A Canadian independent filmmaker known for 1997’s Cube and 2009’s Splice, Natali came close in 2013 to getting a movie made of Gibson’s ground-breaking 1984 debut novel, Neuromancer. It didn’t happen, but their friendship endured and Natali subsequently secured the rights to The Peripheral, bringing in producers Joy and Nolan, who’d created HBO’s science-fiction hit Westworld, with author and screenwriter Scott B. Smith (A Simple Plan) serving as the show’s creator. It’s striking a collection of prominent names

“There’s a sense that you’re going into the project in safe hands, but it will be ambitious, that you’re taking a big swing,” says Reynor of the show’s key off-camera credits.

The emotional anchor of The Peripheral is the bond between Flynne and Burton, which came easily to Moretz and Reynor. The pair, who’d grown up on either side of the Atlantic, bonded on video calls before they even got the production’s set and started rehearsing together.

“It’s so critical, especially for a project like this. It’s a lot of material, the shoot is long – you’re really going into the trenches. You want to have somebody at your side who’ll be supportive who you get on with,” Reynor says. “We had a lot of similarities and we share life experiences. We didn’t have to force the relationship, as it was already there between us.”

“Jack Reynor’s Irishness rubs off on everyone,” jokes Moretz, revealing a particular gift for languages. “I was soon saying ‘arse’ and ‘what’s the craic’. I say ‘shite’ now.”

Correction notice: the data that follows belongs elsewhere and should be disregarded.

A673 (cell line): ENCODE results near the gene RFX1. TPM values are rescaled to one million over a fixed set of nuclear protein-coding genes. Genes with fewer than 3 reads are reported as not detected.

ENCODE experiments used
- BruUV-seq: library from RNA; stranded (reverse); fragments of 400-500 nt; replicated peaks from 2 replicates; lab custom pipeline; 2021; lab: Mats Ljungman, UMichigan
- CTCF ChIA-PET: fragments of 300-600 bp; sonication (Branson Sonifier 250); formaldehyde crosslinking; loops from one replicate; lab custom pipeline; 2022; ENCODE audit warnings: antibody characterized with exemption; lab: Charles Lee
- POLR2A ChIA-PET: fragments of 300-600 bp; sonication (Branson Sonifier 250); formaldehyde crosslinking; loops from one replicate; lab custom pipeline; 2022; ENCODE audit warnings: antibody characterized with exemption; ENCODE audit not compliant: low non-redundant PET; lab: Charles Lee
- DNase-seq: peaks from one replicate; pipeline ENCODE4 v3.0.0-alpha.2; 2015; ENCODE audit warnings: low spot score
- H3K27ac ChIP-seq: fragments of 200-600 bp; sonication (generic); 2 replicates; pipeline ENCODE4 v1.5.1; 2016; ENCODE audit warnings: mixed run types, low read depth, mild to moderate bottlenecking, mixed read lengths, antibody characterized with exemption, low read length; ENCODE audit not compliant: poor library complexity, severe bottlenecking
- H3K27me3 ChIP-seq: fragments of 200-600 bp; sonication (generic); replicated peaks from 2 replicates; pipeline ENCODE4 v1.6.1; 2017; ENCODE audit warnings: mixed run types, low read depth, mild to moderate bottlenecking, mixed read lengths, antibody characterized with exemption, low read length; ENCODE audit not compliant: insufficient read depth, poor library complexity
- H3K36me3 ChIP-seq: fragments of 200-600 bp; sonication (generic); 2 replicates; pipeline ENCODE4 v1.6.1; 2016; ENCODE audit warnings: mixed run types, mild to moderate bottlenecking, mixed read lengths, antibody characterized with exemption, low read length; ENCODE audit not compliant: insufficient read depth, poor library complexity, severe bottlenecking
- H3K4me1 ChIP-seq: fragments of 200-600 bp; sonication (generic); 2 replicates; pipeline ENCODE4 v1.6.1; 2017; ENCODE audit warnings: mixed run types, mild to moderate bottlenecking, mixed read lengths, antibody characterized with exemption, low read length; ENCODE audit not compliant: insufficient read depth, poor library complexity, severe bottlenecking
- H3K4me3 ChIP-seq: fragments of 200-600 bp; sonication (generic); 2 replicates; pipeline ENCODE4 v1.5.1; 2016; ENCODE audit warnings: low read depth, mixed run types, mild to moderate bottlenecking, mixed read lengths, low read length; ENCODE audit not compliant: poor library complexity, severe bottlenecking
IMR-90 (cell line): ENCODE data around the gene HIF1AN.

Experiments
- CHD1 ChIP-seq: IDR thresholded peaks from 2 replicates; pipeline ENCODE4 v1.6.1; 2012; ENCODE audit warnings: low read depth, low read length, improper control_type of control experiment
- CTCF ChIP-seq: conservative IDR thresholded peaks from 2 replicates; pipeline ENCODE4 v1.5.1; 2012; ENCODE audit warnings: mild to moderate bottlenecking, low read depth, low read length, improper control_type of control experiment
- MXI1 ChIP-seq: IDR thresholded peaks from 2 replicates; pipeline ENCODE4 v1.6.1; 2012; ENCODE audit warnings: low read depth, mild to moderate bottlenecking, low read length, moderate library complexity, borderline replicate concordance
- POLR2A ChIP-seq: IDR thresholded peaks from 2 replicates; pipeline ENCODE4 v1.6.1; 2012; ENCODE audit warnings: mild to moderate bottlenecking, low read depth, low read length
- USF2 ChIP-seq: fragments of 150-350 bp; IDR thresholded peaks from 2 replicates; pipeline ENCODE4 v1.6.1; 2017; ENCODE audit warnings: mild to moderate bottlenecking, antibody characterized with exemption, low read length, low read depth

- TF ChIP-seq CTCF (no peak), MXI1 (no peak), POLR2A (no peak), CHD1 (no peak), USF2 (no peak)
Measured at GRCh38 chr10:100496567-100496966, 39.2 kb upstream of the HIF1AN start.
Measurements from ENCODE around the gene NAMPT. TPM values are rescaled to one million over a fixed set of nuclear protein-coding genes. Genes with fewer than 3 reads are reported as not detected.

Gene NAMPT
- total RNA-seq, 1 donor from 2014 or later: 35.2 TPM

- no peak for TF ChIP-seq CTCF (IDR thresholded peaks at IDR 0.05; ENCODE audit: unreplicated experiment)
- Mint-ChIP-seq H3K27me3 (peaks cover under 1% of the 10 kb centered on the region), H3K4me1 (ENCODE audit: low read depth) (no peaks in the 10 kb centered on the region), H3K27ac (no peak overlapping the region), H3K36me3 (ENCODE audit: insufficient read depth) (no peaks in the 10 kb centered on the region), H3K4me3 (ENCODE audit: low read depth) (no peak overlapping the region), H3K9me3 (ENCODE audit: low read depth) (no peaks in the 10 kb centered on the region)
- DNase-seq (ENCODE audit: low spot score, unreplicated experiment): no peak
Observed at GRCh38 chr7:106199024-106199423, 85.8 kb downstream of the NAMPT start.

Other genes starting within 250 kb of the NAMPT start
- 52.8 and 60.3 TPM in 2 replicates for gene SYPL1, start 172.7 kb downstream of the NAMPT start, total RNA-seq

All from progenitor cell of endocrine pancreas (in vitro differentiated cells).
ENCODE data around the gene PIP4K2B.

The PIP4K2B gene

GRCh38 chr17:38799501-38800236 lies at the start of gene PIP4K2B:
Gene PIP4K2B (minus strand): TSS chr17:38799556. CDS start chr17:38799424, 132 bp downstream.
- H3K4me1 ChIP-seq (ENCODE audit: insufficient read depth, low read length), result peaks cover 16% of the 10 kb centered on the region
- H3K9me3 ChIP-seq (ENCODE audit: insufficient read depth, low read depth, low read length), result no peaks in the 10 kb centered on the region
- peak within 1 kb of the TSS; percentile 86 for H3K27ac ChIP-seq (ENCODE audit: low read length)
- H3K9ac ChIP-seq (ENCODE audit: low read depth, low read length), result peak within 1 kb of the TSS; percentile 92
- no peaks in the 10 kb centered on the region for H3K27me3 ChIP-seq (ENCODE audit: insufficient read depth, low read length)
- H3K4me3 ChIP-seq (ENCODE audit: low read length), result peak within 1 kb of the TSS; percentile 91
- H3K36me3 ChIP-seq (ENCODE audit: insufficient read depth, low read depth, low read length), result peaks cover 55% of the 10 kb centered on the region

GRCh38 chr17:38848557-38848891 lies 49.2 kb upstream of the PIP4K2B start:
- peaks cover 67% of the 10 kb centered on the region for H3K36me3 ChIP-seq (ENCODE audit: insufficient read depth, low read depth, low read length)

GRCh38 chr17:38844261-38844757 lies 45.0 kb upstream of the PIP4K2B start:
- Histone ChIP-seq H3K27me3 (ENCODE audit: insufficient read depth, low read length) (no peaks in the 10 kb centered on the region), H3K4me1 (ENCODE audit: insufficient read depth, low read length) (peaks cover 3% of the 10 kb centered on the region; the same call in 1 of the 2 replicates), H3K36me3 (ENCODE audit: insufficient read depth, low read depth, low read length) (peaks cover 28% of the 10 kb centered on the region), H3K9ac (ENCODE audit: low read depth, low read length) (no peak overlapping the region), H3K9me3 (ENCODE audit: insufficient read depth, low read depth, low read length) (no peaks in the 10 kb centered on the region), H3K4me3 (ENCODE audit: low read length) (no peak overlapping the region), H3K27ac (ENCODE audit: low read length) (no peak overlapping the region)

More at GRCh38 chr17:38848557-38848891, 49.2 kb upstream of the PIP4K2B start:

As well as playing the working-class Fishers, Moretz and Reynor also played the human-like androids modelled on their character’s bodies, who would move and act differently based on whose consciousness inhabited them. They’re part of an immersive 2099 set up by Natali’s lead episodes, which give a spectral veneer to the central London locations they used.

“Gibson’s London is beautiful but ghostly. I hadn’t seen that before,” says Vincenzo Natali, the lead director of The Peripheral.Credit:Lia Toby/Getty

“It was a massive task, but I had seven years to absorb it,” Natali says. “All through that time I was collecting images and assembling my notion of how we would present these two futures. Then I had a lot of wonderful artists I worked with, culminating in our brilliant production designer Jan Roelfs.”

“There’s a tendency in science-fiction world-building to be additive, to clutter those worlds. In this case, particularly with London and a depleted future, a lot of it was taking things away, he adds. “Removing the people changes the environment. Gibson’s London is beautiful but ghostly. I hadn’t seen that before.”

Natali has shown the first season to Gibson, who “likes it a lot”, and confirms that Joy and Nolan have a “notional plan” for how the series can evolve. The Peripheral may not be an exact copy of the novel, but it maintains the book’s interest in humanity’s capacity to adapt and the herculean challenges looming on the future’s horizon. The otherworldliness rings subversively true.

“I grew up around sci-fi and had four older brothers, so the genre was baked into me,” Moretz says. “For me, when I watch sci-fi, if there are rules created but then they’re not followed it pisses me off. So that was a big conversation for me going into this: what does it look like when I turn on and turn off? What would be the difference between Flynne’s soul and artificial intelligence? We built the rules of this world.”

The Peripheral is on Amazon Prime.